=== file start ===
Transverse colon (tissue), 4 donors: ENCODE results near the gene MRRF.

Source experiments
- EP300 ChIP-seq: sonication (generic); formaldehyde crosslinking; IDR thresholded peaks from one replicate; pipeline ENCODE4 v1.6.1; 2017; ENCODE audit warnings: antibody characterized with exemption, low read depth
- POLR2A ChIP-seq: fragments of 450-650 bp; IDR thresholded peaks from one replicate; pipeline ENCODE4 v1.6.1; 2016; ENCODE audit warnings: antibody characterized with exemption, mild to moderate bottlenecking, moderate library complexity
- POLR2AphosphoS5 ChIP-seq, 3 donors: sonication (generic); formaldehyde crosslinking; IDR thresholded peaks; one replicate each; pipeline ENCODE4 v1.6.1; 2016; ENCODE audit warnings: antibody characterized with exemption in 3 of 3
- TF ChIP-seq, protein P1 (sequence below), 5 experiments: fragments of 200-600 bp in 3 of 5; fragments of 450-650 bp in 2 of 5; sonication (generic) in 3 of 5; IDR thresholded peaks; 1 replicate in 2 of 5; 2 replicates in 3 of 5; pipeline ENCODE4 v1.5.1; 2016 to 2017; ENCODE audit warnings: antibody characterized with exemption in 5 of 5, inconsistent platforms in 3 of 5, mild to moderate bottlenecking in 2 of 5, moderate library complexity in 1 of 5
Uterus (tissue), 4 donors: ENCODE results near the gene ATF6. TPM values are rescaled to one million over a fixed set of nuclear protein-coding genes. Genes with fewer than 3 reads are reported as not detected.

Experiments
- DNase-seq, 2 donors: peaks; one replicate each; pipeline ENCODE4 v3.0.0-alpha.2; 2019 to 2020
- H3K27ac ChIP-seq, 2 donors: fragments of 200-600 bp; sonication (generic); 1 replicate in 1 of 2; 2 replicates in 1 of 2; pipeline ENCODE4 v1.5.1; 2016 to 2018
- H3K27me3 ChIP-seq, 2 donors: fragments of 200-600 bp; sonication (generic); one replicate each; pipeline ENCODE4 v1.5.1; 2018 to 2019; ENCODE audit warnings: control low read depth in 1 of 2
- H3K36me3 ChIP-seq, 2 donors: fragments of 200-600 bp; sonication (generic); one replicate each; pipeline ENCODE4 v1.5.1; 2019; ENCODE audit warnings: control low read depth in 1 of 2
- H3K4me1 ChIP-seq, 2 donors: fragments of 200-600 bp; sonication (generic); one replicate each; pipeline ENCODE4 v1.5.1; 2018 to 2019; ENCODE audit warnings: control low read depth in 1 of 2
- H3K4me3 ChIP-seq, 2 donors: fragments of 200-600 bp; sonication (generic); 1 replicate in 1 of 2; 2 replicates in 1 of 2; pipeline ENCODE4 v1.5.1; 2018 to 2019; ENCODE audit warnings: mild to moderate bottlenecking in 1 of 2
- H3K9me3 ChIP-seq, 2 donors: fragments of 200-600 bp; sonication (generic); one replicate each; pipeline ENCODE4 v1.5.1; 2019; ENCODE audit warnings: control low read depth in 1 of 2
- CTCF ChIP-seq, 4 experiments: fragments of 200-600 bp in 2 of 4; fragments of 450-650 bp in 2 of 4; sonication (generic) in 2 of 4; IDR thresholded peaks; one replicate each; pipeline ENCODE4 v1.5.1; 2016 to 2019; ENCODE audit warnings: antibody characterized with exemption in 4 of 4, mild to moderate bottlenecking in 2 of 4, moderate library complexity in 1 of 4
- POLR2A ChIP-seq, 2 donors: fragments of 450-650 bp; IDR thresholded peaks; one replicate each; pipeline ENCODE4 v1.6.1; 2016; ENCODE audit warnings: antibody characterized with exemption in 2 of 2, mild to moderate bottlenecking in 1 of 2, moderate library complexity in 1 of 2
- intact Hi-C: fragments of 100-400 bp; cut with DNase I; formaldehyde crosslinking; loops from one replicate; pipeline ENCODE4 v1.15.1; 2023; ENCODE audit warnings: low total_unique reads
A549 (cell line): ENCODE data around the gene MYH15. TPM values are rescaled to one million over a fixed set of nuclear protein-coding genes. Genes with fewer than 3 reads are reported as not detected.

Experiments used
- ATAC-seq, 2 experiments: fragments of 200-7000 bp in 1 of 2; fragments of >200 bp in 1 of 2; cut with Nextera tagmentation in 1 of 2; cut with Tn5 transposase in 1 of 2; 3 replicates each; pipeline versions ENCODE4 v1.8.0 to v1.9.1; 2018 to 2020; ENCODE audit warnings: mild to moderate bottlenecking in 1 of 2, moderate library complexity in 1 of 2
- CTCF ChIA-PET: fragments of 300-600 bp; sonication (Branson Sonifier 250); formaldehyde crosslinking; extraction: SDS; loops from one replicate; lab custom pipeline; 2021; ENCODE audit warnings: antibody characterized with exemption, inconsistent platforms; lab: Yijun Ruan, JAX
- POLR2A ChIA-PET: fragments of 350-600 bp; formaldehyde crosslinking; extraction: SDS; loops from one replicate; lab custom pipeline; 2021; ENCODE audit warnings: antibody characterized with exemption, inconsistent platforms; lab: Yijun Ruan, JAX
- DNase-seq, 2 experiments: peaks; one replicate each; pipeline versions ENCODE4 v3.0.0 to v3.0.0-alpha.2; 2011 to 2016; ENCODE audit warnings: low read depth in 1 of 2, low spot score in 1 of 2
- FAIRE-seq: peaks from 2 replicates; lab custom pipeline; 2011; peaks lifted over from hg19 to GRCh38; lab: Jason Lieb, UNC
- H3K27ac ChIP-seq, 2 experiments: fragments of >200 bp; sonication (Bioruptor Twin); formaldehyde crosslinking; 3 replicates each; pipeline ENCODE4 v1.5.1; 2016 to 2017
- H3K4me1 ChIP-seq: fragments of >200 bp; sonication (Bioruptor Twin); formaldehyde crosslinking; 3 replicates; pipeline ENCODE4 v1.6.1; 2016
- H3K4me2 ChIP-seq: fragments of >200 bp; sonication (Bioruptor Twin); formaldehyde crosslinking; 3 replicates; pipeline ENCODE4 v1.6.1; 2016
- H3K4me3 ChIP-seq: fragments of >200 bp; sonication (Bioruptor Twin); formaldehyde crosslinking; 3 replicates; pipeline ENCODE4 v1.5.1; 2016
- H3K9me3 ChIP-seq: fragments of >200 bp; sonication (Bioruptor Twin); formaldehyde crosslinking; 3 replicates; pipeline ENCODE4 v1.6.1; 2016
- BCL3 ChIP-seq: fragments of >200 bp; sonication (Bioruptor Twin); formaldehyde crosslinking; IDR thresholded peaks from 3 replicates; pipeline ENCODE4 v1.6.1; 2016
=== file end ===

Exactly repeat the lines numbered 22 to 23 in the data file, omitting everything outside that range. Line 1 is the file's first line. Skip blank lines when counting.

- CTCF ChIA-PET: fragments of 300-600 bp; sonication (Branson Sonifier 250); formaldehyde crosslinking; extraction: SDS; loops from one replicate; lab custom pipeline; 2021; ENCODE audit warnings: antibody characterized with exemption, inconsistent platforms; lab: Yijun Ruan, JAX
- POLR2A ChIA-PET: fragments of 350-600 bp; formaldehyde crosslinking; extraction: SDS; loops from one replicate; lab custom pipeline; 2021; ENCODE audit warnings: antibody characterized with exemption, inconsistent platforms; lab: Yijun Ruan, JAX